A client that I had not seen for several years called me the other day wanting to add a newborn grandchild to her estate planning. I told the client that I would need updated financial information in order to revise her estate planning documents. The client was unhappy that I was requiring so much information when all that she wanted was a simple change to her beneficiaries. Sometimes clients may feel that attorneys ask for this information so that they can charge more depending on the wealth of the client. However, knowing what a client has and how it is held is critical in effectuating the client’s estate planning.
For instance, often between visits to the attorney’s office the clients change their financial holdings. When new CDs or bonds are bought, the client may decide to title them differently than the prior holdings. If a new CD is titled with a beneficiary designation rather than just in the client’s name, then the client’s Last Will and Testament will not control the disposition of that asset. If that asset were required to make the proposed gift to the new grandchild, then changing the Last Will and Testament will not make the client’s desired change to the estate planning. The Last Will and Testament controls only those assets held in the decedent’s name alone, without beneficiary designations.
People often worry about making sure that a responsible friend or family member have access to their accounts in the event that they become ill and are not able to pay their bills. Good estate planning documents will have provided for this problem through a durable power of attorney, through the naming a successor trustee in a revocable living trust or both.
Sometimes these worries about access to accounts arise several years after estate planning has been done and the client may not remember that this problem has been resolved in the documents. If the client expresses the concerns to bank personnel, the bank employees often suggest adding the responsible family member or friend to the accounts.
This very situation occurred recently with a client I had worked with approximately one year ago. She became concerned that it would be inconvenient for her son, who lives out of state, to pay her bills if she became sick. So she and her neighbor went to the bank and changed every financial holding: checking, savings, and CDs to joint ownership with the neighbor. This change was made solely to provide access, she still wanted family members to inherit from her. Had this not been rectified and she had passed away, her neighbor would have become the sole owner of the assets by operation of law. My client’s Last Will and Testament would have had no effect on the disposition of the assets. I believe that the neighbor was well intentioned and if she knew that the client had wanted her family to have the assets that she would have done what she could to transfer the assets to the appropriate persons. But she would have had to use part of her tax exclusion to do so, which may have had an adverse effect on her own estate planning. Also, if the neighbor had any creditor problems, the assets would be at risk.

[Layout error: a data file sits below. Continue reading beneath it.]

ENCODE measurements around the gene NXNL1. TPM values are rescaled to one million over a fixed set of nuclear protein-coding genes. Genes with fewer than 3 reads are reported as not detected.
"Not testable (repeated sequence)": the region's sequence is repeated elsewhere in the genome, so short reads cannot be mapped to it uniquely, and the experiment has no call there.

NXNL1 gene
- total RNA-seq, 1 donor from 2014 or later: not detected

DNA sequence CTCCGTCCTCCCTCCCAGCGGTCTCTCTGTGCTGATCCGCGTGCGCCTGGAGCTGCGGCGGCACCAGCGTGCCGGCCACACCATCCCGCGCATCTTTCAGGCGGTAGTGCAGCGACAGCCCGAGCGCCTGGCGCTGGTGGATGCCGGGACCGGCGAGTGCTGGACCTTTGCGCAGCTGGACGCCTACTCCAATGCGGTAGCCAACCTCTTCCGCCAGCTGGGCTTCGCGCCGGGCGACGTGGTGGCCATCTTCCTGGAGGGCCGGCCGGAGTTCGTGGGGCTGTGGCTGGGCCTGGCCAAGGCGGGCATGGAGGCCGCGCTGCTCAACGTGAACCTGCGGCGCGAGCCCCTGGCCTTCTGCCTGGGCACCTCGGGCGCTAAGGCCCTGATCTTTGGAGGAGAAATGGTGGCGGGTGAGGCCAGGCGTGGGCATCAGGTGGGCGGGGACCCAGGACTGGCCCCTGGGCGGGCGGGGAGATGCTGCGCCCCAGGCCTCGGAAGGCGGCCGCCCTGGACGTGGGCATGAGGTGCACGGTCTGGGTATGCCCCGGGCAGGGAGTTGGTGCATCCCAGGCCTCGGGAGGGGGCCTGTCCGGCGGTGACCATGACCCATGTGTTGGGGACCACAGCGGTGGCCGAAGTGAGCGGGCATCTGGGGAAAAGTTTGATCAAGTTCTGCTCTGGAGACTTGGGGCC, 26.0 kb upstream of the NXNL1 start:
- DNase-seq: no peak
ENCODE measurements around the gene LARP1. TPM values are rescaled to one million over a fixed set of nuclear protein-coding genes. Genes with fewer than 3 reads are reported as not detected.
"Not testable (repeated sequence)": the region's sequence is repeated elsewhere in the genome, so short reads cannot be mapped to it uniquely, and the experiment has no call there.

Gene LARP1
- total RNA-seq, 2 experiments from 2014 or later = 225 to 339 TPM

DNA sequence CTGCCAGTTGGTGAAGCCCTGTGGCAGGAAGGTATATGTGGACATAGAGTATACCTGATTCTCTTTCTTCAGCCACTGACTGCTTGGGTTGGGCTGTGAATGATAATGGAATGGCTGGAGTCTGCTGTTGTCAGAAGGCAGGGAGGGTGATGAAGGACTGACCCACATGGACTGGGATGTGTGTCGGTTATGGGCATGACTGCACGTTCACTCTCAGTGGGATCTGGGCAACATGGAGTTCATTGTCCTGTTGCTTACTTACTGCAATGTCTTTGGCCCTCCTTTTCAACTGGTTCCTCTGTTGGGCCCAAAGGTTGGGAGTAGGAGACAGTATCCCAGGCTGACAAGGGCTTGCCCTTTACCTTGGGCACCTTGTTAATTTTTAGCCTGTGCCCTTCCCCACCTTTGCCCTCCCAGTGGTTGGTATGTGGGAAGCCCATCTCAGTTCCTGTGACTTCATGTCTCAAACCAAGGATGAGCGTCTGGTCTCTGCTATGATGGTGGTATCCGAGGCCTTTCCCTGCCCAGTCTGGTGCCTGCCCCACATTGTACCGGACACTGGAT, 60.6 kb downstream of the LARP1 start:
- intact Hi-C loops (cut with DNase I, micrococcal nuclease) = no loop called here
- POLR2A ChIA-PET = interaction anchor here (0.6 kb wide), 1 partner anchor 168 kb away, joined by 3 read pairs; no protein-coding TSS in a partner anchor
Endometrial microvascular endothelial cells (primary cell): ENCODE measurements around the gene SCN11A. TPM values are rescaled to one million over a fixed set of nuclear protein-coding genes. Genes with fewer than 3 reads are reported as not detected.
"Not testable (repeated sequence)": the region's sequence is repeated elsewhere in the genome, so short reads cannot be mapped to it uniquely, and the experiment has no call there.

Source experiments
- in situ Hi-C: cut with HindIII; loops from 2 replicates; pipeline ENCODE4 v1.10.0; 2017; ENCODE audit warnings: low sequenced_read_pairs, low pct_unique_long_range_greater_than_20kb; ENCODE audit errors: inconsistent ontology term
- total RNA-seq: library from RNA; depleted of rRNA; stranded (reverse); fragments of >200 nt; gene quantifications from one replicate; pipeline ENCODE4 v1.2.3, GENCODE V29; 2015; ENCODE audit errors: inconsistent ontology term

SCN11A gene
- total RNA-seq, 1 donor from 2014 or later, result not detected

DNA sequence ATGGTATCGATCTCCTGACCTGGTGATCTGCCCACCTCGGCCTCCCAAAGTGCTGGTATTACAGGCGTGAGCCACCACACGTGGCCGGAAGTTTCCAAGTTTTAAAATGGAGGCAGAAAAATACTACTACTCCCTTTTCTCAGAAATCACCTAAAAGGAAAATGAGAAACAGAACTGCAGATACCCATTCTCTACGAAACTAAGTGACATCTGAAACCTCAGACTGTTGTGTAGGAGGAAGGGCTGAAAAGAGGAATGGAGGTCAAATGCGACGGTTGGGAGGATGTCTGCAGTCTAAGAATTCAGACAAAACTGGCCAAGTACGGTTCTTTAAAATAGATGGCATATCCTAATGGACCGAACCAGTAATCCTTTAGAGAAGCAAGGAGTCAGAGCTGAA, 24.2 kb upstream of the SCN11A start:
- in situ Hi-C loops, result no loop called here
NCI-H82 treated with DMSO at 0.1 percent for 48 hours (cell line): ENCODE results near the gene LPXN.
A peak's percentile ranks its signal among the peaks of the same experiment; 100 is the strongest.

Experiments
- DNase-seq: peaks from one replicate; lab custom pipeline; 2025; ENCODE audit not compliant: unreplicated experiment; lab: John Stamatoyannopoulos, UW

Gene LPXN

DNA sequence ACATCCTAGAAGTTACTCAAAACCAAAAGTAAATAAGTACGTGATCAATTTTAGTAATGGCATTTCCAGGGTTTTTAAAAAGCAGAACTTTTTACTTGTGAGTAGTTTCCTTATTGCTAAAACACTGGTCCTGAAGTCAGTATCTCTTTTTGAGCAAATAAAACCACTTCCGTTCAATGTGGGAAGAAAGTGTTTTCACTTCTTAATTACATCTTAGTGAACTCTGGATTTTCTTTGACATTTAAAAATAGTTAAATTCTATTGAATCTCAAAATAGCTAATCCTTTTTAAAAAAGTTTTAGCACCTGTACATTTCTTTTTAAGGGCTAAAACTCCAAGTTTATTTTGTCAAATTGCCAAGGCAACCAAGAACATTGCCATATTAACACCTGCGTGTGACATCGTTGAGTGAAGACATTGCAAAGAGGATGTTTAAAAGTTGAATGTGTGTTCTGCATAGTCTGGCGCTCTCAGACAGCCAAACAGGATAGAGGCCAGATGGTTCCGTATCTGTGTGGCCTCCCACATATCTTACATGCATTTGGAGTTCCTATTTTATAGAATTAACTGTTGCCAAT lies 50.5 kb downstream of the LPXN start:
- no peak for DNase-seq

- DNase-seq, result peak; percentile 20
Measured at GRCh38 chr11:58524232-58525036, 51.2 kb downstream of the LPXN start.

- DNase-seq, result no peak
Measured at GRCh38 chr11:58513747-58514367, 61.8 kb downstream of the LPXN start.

So when your attorney asks for information about your holdings when you wish to make changes to your documents, or when you have a periodic estate planning update appointment, rest assured that you are in good hands and the attorney is doing so to ensure that your planning will work in the way that you intend. You should be concerned if your attorney does NOT ask about your holdings.